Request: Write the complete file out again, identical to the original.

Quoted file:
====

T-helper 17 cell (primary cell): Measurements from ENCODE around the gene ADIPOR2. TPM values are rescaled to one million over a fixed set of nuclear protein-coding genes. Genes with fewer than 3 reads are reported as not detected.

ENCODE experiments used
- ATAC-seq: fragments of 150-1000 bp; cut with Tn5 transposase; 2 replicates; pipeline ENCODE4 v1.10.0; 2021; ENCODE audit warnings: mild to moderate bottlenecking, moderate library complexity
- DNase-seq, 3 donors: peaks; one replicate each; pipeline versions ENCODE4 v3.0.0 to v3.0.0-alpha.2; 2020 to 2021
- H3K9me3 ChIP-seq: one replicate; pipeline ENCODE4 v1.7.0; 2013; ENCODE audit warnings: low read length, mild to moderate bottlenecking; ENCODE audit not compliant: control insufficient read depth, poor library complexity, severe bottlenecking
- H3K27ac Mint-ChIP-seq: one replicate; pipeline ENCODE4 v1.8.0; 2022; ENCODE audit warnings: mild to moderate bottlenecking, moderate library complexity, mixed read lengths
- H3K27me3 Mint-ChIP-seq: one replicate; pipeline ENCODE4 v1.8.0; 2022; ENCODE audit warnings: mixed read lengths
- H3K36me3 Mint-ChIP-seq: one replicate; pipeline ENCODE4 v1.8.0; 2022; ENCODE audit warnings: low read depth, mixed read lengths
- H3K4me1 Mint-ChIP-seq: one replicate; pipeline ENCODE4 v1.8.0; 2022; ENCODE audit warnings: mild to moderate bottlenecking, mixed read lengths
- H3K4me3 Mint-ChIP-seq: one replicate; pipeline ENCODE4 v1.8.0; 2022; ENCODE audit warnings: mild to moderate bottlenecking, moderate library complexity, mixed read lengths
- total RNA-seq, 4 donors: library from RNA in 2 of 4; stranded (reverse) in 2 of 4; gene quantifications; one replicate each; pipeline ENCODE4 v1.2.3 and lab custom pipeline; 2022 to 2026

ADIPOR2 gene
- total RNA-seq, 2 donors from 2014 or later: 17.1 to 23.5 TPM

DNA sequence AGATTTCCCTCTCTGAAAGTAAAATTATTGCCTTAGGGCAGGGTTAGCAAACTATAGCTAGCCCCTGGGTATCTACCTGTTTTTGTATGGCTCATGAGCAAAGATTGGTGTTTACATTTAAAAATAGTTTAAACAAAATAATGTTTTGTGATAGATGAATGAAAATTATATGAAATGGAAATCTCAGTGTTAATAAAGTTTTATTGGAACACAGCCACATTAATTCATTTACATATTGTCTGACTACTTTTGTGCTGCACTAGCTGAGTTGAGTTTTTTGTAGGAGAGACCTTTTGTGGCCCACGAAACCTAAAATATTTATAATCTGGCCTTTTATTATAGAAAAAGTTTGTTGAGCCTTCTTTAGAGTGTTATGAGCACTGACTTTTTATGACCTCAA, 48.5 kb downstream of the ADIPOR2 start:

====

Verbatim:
T-helper 17 cell (primary cell): Measurements from ENCODE around the gene ADIPOR2. TPM values are rescaled to one million over a fixed set of nuclear protein-coding genes. Genes with fewer than 3 reads are reported as not detected.

ENCODE experiments used
- ATAC-seq: fragments of 150-1000 bp; cut with Tn5 transposase; 2 replicates; pipeline ENCODE4 v1.10.0; 2021; ENCODE audit warnings: mild to moderate bottlenecking, moderate library complexity
- DNase-seq, 3 donors: peaks; one replicate each; pipeline versions ENCODE4 v3.0.0 to v3.0.0-alpha.2; 2020 to 2021
- H3K9me3 ChIP-seq: one replicate; pipeline ENCODE4 v1.7.0; 2013; ENCODE audit warnings: low read length, mild to moderate bottlenecking; ENCODE audit not compliant: control insufficient read depth, poor library complexity, severe bottlenecking
- H3K27ac Mint-ChIP-seq: one replicate; pipeline ENCODE4 v1.8.0; 2022; ENCODE audit warnings: mild to moderate bottlenecking, moderate library complexity, mixed read lengths
- H3K27me3 Mint-ChIP-seq: one replicate; pipeline ENCODE4 v1.8.0; 2022; ENCODE audit warnings: mixed read lengths
- H3K36me3 Mint-ChIP-seq: one replicate; pipeline ENCODE4 v1.8.0; 2022; ENCODE audit warnings: low read depth, mixed read lengths
- H3K4me1 Mint-ChIP-seq: one replicate; pipeline ENCODE4 v1.8.0; 2022; ENCODE audit warnings: mild to moderate bottlenecking, mixed read lengths
- H3K4me3 Mint-ChIP-seq: one replicate; pipeline ENCODE4 v1.8.0; 2022; ENCODE audit warnings: mild to moderate bottlenecking, moderate library complexity, mixed read lengths
- total RNA-seq, 4 donors: library from RNA in 2 of 4; stranded (reverse) in 2 of 4; gene quantifications; one replicate each; pipeline ENCODE4 v1.2.3 and lab custom pipeline; 2022 to 2026

ADIPOR2 gene
- total RNA-seq, 2 donors from 2014 or later: 17.1 to 23.5 TPM

DNA sequence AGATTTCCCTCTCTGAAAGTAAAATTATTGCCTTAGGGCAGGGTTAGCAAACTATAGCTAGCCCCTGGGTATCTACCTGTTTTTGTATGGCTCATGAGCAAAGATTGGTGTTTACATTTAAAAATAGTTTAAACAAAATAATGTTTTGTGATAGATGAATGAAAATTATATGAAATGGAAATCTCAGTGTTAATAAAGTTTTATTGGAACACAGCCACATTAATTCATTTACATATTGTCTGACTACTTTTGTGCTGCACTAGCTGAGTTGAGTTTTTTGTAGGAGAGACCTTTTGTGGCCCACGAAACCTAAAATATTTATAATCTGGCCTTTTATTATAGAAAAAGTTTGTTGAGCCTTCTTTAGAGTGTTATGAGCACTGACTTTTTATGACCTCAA, 48.5 kb downstream of the ADIPOR2 start: